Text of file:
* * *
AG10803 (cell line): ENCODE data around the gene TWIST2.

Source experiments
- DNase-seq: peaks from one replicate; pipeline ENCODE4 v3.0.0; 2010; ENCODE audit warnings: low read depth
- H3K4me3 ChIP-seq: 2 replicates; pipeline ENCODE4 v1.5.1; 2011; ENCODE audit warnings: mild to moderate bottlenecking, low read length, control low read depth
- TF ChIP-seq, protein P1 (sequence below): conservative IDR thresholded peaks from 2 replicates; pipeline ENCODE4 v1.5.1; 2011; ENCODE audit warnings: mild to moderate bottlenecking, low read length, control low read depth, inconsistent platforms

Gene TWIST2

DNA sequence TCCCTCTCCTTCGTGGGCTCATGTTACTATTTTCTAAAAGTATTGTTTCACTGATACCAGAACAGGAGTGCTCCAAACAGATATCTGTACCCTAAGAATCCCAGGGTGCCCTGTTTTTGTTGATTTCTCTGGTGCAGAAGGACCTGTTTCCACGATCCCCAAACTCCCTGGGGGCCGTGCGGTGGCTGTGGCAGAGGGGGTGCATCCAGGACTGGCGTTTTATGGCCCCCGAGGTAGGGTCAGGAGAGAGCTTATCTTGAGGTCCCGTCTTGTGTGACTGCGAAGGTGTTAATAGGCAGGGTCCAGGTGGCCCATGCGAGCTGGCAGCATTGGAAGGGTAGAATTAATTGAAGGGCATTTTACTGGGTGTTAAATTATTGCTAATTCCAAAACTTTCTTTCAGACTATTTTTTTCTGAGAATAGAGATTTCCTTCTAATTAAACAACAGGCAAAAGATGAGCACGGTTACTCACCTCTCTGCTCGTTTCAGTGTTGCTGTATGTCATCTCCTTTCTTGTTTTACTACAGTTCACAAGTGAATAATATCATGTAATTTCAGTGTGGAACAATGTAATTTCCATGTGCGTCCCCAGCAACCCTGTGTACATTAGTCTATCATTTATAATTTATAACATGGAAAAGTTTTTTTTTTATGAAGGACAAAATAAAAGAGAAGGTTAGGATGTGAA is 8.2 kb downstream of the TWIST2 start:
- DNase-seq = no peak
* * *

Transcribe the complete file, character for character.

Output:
AG10803 (cell line): ENCODE data around the gene TWIST2.

Source experiments
- DNase-seq: peaks from one replicate; pipeline ENCODE4 v3.0.0; 2010; ENCODE audit warnings: low read depth
- H3K4me3 ChIP-seq: 2 replicates; pipeline ENCODE4 v1.5.1; 2011; ENCODE audit warnings: mild to moderate bottlenecking, low read length, control low read depth
- TF ChIP-seq, protein P1 (sequence below): conservative IDR thresholded peaks from 2 replicates; pipeline ENCODE4 v1.5.1; 2011; ENCODE audit warnings: mild to moderate bottlenecking, low read length, control low read depth, inconsistent platforms

Gene TWIST2

DNA sequence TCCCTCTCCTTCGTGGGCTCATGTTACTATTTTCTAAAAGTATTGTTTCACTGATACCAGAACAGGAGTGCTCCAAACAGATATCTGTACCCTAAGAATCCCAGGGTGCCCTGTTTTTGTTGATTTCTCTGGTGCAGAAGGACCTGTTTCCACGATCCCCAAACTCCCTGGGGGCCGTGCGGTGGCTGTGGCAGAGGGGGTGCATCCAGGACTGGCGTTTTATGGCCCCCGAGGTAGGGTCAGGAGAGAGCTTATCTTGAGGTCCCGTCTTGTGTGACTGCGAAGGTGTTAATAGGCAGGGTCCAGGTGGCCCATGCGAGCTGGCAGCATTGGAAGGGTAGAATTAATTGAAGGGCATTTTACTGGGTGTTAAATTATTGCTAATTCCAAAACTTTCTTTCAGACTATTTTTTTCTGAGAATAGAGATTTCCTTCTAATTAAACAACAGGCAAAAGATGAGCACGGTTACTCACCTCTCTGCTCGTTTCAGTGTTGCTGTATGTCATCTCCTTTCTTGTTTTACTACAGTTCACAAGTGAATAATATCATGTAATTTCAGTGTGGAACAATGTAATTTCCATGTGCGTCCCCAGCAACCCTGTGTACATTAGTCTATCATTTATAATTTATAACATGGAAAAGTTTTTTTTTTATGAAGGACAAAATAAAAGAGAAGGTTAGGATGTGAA is 8.2 kb downstream of the TWIST2 start:
- DNase-seq = no peak